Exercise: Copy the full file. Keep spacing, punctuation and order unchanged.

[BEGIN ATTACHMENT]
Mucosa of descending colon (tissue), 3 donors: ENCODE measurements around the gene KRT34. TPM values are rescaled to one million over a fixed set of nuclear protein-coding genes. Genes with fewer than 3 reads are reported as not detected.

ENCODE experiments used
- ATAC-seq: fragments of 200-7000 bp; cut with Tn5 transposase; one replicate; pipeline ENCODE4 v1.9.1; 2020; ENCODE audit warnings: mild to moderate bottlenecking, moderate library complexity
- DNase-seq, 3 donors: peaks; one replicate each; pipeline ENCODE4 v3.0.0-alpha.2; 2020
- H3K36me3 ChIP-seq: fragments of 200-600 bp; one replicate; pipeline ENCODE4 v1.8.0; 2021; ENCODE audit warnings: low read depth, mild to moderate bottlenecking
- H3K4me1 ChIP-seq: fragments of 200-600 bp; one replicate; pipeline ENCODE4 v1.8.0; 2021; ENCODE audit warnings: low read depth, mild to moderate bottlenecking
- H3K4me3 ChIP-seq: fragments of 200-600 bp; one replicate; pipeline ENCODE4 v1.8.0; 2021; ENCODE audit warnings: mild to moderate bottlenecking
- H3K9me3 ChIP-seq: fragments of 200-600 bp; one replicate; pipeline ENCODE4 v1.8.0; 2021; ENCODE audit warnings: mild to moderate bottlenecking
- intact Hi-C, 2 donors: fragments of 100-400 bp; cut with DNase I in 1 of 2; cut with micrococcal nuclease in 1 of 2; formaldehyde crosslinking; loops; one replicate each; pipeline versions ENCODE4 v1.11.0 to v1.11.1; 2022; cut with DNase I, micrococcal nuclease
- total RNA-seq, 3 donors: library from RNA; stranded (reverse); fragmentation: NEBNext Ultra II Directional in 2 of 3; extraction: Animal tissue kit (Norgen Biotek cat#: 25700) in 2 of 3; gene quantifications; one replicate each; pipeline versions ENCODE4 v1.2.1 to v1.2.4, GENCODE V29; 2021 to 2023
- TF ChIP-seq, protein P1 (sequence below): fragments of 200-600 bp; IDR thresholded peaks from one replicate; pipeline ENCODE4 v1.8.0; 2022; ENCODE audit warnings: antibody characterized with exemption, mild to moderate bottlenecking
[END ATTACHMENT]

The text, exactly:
Mucosa of descending colon (tissue), 3 donors: ENCODE measurements around the gene KRT34. TPM values are rescaled to one million over a fixed set of nuclear protein-coding genes. Genes with fewer than 3 reads are reported as not detected.

ENCODE experiments used
- ATAC-seq: fragments of 200-7000 bp; cut with Tn5 transposase; one replicate; pipeline ENCODE4 v1.9.1; 2020; ENCODE audit warnings: mild to moderate bottlenecking, moderate library complexity
- DNase-seq, 3 donors: peaks; one replicate each; pipeline ENCODE4 v3.0.0-alpha.2; 2020
- H3K36me3 ChIP-seq: fragments of 200-600 bp; one replicate; pipeline ENCODE4 v1.8.0; 2021; ENCODE audit warnings: low read depth, mild to moderate bottlenecking
- H3K4me1 ChIP-seq: fragments of 200-600 bp; one replicate; pipeline ENCODE4 v1.8.0; 2021; ENCODE audit warnings: low read depth, mild to moderate bottlenecking
- H3K4me3 ChIP-seq: fragments of 200-600 bp; one replicate; pipeline ENCODE4 v1.8.0; 2021; ENCODE audit warnings: mild to moderate bottlenecking
- H3K9me3 ChIP-seq: fragments of 200-600 bp; one replicate; pipeline ENCODE4 v1.8.0; 2021; ENCODE audit warnings: mild to moderate bottlenecking
- intact Hi-C, 2 donors: fragments of 100-400 bp; cut with DNase I in 1 of 2; cut with micrococcal nuclease in 1 of 2; formaldehyde crosslinking; loops; one replicate each; pipeline versions ENCODE4 v1.11.0 to v1.11.1; 2022; cut with DNase I, micrococcal nuclease
- total RNA-seq, 3 donors: library from RNA; stranded (reverse); fragmentation: NEBNext Ultra II Directional in 2 of 3; extraction: Animal tissue kit (Norgen Biotek cat#: 25700) in 2 of 3; gene quantifications; one replicate each; pipeline versions ENCODE4 v1.2.1 to v1.2.4, GENCODE V29; 2021 to 2023
- TF ChIP-seq, protein P1 (sequence below): fragments of 200-600 bp; IDR thresholded peaks from one replicate; pipeline ENCODE4 v1.8.0; 2022; ENCODE audit warnings: antibody characterized with exemption, mild to moderate bottlenecking